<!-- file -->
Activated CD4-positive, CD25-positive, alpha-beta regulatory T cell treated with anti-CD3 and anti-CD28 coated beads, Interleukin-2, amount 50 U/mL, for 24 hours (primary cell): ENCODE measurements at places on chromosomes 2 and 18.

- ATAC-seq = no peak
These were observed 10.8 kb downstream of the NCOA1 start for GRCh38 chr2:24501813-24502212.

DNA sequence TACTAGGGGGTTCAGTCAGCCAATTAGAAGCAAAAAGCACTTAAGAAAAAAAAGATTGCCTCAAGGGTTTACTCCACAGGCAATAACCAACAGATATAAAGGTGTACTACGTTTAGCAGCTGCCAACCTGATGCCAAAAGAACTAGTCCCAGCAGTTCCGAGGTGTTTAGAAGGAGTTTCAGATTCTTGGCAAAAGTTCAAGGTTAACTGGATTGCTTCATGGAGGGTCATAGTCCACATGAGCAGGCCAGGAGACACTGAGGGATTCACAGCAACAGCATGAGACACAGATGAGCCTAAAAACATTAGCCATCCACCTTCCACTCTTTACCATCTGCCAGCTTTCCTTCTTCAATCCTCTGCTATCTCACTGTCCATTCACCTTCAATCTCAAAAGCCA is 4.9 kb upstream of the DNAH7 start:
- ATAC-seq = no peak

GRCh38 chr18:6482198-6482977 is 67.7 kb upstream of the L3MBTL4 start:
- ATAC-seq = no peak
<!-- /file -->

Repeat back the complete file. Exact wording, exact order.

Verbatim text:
Activated CD4-positive, CD25-positive, alpha-beta regulatory T cell treated with anti-CD3 and anti-CD28 coated beads, Interleukin-2, amount 50 U/mL, for 24 hours (primary cell): ENCODE measurements at places on chromosomes 2 and 18.

- ATAC-seq = no peak
These were observed 10.8 kb downstream of the NCOA1 start for GRCh38 chr2:24501813-24502212.

DNA sequence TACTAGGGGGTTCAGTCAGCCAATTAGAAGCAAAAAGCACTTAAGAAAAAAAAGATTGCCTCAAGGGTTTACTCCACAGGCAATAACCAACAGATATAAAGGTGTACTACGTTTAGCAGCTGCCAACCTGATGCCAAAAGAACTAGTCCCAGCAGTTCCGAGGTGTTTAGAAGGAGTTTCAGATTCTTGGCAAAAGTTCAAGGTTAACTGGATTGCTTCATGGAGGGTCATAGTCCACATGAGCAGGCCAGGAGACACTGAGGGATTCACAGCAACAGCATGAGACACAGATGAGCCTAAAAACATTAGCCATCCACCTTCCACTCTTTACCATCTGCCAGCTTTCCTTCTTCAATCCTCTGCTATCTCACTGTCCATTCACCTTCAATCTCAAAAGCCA is 4.9 kb upstream of the DNAH7 start:
- ATAC-seq = no peak

GRCh38 chr18:6482198-6482977 is 67.7 kb upstream of the L3MBTL4 start:
- ATAC-seq = no peak